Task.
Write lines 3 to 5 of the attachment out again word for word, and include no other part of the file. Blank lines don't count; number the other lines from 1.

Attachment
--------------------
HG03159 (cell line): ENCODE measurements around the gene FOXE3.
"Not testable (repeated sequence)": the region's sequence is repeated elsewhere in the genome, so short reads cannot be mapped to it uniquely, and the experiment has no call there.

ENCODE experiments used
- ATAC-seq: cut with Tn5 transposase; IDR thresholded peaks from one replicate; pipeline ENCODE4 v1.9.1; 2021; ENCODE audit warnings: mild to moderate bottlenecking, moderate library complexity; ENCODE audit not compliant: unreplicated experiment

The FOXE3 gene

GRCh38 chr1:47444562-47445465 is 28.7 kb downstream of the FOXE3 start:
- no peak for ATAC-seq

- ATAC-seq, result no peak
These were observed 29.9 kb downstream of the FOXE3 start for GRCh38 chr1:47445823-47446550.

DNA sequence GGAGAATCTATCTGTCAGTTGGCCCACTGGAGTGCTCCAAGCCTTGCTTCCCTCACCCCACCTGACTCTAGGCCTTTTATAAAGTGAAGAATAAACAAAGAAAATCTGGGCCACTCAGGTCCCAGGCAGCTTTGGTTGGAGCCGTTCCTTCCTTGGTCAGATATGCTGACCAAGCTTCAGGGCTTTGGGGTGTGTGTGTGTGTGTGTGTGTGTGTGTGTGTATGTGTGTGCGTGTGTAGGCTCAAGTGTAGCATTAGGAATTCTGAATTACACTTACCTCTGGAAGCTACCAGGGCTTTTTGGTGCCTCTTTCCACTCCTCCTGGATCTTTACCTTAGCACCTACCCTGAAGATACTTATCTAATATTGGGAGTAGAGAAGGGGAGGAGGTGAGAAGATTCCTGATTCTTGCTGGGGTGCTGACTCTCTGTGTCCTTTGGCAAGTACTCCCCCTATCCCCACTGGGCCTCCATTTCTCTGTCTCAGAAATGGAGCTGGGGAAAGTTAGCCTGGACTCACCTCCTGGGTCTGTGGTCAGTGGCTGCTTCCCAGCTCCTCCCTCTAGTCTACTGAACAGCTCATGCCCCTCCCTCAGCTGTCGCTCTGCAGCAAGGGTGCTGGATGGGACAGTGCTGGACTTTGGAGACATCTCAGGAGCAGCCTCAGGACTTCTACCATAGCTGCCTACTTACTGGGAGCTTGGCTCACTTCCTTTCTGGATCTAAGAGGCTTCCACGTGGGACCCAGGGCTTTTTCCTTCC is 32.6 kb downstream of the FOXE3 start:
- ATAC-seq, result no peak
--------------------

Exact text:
ENCODE experiments used
- ATAC-seq: cut with Tn5 transposase; IDR thresholded peaks from one replicate; pipeline ENCODE4 v1.9.1; 2021; ENCODE audit warnings: mild to moderate bottlenecking, moderate library complexity; ENCODE audit not compliant: unreplicated experiment

The FOXE3 gene